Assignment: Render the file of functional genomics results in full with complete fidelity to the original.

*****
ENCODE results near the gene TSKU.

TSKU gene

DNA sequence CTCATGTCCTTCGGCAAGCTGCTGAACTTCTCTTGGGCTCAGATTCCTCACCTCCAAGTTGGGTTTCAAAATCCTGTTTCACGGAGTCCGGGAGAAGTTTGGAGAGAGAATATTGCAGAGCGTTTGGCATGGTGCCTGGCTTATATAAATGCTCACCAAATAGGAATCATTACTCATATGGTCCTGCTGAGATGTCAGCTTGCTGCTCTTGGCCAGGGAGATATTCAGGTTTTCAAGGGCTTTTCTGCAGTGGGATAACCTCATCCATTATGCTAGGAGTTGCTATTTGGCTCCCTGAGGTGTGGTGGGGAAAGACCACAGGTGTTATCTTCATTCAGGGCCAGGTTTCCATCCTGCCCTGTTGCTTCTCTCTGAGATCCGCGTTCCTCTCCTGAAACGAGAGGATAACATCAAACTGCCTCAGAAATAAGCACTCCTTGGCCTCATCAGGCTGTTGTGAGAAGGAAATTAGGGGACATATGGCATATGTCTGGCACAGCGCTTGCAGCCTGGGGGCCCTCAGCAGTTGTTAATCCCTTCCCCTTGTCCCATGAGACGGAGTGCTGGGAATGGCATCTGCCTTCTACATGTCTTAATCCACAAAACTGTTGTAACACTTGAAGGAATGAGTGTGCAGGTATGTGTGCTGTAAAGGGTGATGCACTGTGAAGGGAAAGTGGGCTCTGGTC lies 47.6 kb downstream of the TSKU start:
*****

ENCODE results near the gene TSKU.

TSKU gene

DNA sequence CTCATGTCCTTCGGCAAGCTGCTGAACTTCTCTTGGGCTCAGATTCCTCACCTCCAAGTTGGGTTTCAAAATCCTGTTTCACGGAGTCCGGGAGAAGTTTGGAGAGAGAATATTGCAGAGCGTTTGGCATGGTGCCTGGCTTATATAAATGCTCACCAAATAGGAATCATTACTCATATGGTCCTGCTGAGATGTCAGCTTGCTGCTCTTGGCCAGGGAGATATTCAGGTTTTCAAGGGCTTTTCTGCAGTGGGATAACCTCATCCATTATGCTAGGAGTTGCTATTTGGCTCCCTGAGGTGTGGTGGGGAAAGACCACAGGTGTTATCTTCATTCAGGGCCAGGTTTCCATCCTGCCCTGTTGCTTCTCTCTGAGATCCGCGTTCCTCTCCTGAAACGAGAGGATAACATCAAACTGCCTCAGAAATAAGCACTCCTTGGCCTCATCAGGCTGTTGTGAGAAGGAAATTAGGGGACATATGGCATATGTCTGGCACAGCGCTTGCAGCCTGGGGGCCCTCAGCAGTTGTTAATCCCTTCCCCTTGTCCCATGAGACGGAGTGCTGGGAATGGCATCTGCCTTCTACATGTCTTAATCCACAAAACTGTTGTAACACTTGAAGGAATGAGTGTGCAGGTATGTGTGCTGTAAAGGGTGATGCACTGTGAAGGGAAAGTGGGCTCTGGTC lies 47.6 kb downstream of the TSKU start: